Stories about Environment from December, 2021
Despite widespread opposition, Japan plans to dump water from Fukushima plant into the Pacific Ocean
"The Pacific is not and must not become the dumping ground for nuclear wastes." - The Pacific Collective on Nuclear Issues
See these 10 stories on Black and Indigenous identity, concern for the environment, and representation online.
It took nearly 200 years to establish the existence of the rufous-necked hornbill in Nepal, which is categorized as "vulnerable" by the IUCN. It was last seen in the country in 1829.
Tweets that criticized the Malaysian government's flooding response were flagged for deletion yet Twitter informed its users about the request, and decided to leave them uncensored.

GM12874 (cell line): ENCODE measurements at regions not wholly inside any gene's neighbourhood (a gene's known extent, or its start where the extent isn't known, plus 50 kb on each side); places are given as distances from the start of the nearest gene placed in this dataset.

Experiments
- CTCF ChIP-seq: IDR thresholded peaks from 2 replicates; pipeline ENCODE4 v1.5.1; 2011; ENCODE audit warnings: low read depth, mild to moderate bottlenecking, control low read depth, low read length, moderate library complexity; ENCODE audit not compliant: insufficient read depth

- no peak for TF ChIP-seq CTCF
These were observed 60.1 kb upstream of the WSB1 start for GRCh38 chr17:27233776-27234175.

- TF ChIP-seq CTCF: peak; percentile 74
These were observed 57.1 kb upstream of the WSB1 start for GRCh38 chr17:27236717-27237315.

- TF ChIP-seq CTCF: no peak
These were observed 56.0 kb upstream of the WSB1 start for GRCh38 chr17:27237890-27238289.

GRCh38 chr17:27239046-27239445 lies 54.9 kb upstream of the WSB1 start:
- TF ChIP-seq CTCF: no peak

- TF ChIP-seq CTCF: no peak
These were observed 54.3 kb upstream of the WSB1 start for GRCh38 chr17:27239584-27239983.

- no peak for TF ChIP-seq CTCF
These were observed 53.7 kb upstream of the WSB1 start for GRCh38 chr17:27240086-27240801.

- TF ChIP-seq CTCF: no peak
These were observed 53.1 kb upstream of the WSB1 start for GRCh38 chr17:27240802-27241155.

While the Caribbean was primarily focused on rising COVID-19 infection rates, a steady stream of variants, and strong vaccine hesitancy, the pandemic wasn't the only story affecting the region in 2021.
Myanmar’s pro-military factions express themselves openly on social media, targeting pro-democracy supporters. And the government of Pakistan’s Punjab region clamps don on posts about poor air quality in the region.
In the midst of floods and climate change, these are the local systems that hold the fabric of Assam together
Flooding leaves devastation in its wake every year in Assam. As climate change erodes an already vulnerable landscape, people band together to adapt and save each other.
Managing land, under the auspices of agroecology, entails revitalising a different kind of relationship with the soil. It starts with understanding the principles of ecology and how nature works.
"Sustainable tourism in mountains can contribute to creating additional and alternative livelihood options and promoting poverty alleviation, social inclusion, as well as landscape and biodiversity conservation."
What has the Caribbean, on the frontline of the climate crisis, gained now that COP26 is over? We speak with Yves Renard of Panos Caribbean, who shares some fascinating insights.